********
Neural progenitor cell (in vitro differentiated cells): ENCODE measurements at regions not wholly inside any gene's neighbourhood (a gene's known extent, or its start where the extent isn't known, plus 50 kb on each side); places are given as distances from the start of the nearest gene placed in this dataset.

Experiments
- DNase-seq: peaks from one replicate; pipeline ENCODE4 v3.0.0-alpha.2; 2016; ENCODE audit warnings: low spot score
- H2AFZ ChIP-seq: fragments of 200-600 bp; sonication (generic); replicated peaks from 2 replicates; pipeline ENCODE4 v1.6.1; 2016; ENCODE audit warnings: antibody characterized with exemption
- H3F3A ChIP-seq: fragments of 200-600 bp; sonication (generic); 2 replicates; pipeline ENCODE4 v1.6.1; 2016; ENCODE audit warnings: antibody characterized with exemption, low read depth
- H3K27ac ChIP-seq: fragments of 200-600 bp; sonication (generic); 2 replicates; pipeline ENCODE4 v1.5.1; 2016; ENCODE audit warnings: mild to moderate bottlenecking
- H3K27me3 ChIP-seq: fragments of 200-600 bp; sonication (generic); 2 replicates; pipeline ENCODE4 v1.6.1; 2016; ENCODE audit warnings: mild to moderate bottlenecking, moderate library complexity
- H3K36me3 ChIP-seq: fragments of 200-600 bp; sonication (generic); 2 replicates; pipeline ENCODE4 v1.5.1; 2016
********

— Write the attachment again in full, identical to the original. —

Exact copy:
Neural progenitor cell (in vitro differentiated cells): ENCODE measurements at regions not wholly inside any gene's neighbourhood (a gene's known extent, or its start where the extent isn't known, plus 50 kb on each side); places are given as distances from the start of the nearest gene placed in this dataset.

Experiments
- DNase-seq: peaks from one replicate; pipeline ENCODE4 v3.0.0-alpha.2; 2016; ENCODE audit warnings: low spot score
- H2AFZ ChIP-seq: fragments of 200-600 bp; sonication (generic); replicated peaks from 2 replicates; pipeline ENCODE4 v1.6.1; 2016; ENCODE audit warnings: antibody characterized with exemption
- H3F3A ChIP-seq: fragments of 200-600 bp; sonication (generic); 2 replicates; pipeline ENCODE4 v1.6.1; 2016; ENCODE audit warnings: antibody characterized with exemption, low read depth
- H3K27ac ChIP-seq: fragments of 200-600 bp; sonication (generic); 2 replicates; pipeline ENCODE4 v1.5.1; 2016; ENCODE audit warnings: mild to moderate bottlenecking
- H3K27me3 ChIP-seq: fragments of 200-600 bp; sonication (generic); 2 replicates; pipeline ENCODE4 v1.6.1; 2016; ENCODE audit warnings: mild to moderate bottlenecking, moderate library complexity
- H3K36me3 ChIP-seq: fragments of 200-600 bp; sonication (generic); 2 replicates; pipeline ENCODE4 v1.5.1; 2016